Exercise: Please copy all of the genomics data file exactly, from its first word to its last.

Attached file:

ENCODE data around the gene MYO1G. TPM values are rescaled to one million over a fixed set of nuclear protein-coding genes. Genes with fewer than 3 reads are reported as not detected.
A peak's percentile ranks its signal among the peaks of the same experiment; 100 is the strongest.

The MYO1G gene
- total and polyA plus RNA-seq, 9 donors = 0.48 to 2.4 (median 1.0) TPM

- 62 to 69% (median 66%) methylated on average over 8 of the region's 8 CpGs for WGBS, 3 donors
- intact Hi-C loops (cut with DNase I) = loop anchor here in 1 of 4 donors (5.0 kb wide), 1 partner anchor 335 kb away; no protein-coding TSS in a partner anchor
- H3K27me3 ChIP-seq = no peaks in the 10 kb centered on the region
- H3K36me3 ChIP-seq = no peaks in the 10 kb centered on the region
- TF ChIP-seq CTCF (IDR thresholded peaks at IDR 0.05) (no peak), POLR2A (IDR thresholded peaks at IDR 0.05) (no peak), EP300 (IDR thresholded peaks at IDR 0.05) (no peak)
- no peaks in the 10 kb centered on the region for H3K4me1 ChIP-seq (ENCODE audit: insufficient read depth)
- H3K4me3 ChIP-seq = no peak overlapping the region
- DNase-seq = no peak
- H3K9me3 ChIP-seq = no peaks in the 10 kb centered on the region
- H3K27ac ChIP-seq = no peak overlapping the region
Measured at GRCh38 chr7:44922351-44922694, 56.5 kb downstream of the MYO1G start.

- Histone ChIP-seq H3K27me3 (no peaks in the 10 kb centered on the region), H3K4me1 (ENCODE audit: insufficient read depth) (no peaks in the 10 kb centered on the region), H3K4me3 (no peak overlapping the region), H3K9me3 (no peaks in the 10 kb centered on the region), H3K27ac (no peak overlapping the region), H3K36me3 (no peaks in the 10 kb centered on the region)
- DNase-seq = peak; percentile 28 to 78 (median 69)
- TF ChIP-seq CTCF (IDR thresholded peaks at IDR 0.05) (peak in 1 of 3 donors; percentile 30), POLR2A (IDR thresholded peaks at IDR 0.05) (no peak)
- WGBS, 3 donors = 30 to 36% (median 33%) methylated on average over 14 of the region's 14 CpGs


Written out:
ENCODE data around the gene MYO1G. TPM values are rescaled to one million over a fixed set of nuclear protein-coding genes. Genes with fewer than 3 reads are reported as not detected.
A peak's percentile ranks its signal among the peaks of the same experiment; 100 is the strongest.

The MYO1G gene
- total and polyA plus RNA-seq, 9 donors = 0.48 to 2.4 (median 1.0) TPM

- 62 to 69% (median 66%) methylated on average over 8 of the region's 8 CpGs for WGBS, 3 donors
- intact Hi-C loops (cut with DNase I) = loop anchor here in 1 of 4 donors (5.0 kb wide), 1 partner anchor 335 kb away; no protein-coding TSS in a partner anchor
- H3K27me3 ChIP-seq = no peaks in the 10 kb centered on the region
- H3K36me3 ChIP-seq = no peaks in the 10 kb centered on the region
- TF ChIP-seq CTCF (IDR thresholded peaks at IDR 0.05) (no peak), POLR2A (IDR thresholded peaks at IDR 0.05) (no peak), EP300 (IDR thresholded peaks at IDR 0.05) (no peak)
- no peaks in the 10 kb centered on the region for H3K4me1 ChIP-seq (ENCODE audit: insufficient read depth)
- H3K4me3 ChIP-seq = no peak overlapping the region
- DNase-seq = no peak
- H3K9me3 ChIP-seq = no peaks in the 10 kb centered on the region
- H3K27ac ChIP-seq = no peak overlapping the region
Measured at GRCh38 chr7:44922351-44922694, 56.5 kb downstream of the MYO1G start.

- Histone ChIP-seq H3K27me3 (no peaks in the 10 kb centered on the region), H3K4me1 (ENCODE audit: insufficient read depth) (no peaks in the 10 kb centered on the region), H3K4me3 (no peak overlapping the region), H3K9me3 (no peaks in the 10 kb centered on the region), H3K27ac (no peak overlapping the region), H3K36me3 (no peaks in the 10 kb centered on the region)
- DNase-seq = peak; percentile 28 to 78 (median 69)
- TF ChIP-seq CTCF (IDR thresholded peaks at IDR 0.05) (peak in 1 of 3 donors; percentile 30), POLR2A (IDR thresholded peaks at IDR 0.05) (no peak)
- WGBS, 3 donors = 30 to 36% (median 33%) methylated on average over 14 of the region's 14 CpGs